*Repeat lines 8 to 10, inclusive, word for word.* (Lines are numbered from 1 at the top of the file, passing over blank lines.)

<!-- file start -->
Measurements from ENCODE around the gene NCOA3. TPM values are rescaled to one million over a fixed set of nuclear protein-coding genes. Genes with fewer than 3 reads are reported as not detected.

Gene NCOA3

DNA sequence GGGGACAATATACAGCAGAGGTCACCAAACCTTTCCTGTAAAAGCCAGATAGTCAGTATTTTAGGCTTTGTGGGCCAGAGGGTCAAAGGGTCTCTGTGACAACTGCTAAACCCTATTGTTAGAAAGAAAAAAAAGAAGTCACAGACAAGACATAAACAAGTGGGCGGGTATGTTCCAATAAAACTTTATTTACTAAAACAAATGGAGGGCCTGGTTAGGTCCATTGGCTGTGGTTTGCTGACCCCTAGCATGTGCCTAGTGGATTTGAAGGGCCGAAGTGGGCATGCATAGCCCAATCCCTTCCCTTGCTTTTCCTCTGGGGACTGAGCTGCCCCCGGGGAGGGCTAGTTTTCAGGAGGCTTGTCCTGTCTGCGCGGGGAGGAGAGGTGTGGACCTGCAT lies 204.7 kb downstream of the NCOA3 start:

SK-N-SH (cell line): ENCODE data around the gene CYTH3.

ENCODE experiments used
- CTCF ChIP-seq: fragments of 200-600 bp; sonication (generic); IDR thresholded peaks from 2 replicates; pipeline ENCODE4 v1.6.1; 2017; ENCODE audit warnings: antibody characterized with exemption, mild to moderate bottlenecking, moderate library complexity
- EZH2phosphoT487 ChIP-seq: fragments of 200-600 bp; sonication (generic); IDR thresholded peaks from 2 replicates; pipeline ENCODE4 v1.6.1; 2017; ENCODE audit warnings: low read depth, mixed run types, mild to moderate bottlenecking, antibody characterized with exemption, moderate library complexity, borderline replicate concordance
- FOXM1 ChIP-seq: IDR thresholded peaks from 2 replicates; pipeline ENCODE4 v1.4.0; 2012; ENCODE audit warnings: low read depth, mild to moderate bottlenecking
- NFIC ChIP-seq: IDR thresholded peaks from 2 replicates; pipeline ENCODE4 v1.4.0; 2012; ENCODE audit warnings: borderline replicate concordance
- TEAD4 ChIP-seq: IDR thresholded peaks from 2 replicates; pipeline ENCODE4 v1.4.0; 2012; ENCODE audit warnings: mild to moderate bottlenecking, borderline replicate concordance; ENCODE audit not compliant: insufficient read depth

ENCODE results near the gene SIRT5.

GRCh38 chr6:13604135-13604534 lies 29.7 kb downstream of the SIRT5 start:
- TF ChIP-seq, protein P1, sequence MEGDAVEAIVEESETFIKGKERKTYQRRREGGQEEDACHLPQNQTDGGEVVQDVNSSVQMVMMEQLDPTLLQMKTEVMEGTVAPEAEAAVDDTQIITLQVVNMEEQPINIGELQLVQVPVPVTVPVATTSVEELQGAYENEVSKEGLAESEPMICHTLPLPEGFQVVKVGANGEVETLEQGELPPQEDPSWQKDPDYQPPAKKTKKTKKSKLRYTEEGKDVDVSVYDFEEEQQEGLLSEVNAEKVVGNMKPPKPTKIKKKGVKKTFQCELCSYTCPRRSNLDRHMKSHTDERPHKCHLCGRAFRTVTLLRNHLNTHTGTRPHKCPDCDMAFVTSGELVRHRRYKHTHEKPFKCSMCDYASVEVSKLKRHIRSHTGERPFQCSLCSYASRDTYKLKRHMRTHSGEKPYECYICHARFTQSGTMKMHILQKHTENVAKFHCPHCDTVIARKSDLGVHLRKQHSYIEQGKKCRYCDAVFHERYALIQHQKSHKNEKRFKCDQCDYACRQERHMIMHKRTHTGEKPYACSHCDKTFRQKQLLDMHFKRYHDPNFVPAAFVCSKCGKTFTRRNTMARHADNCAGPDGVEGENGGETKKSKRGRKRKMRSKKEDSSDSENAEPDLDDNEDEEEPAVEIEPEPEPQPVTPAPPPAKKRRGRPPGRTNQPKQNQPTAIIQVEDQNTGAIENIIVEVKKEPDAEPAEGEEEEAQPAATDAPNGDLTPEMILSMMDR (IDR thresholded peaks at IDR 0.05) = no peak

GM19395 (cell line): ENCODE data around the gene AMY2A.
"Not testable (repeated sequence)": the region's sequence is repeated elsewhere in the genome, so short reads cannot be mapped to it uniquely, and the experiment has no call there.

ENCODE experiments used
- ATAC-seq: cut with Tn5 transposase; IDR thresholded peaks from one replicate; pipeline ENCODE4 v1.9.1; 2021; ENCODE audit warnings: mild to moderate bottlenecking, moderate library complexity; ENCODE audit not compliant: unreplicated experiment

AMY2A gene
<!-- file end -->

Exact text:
- FOXM1 ChIP-seq: IDR thresholded peaks from 2 replicates; pipeline ENCODE4 v1.4.0; 2012; ENCODE audit warnings: low read depth, mild to moderate bottlenecking
- NFIC ChIP-seq: IDR thresholded peaks from 2 replicates; pipeline ENCODE4 v1.4.0; 2012; ENCODE audit warnings: borderline replicate concordance
- TEAD4 ChIP-seq: IDR thresholded peaks from 2 replicates; pipeline ENCODE4 v1.4.0; 2012; ENCODE audit warnings: mild to moderate bottlenecking, borderline replicate concordance; ENCODE audit not compliant: insufficient read depth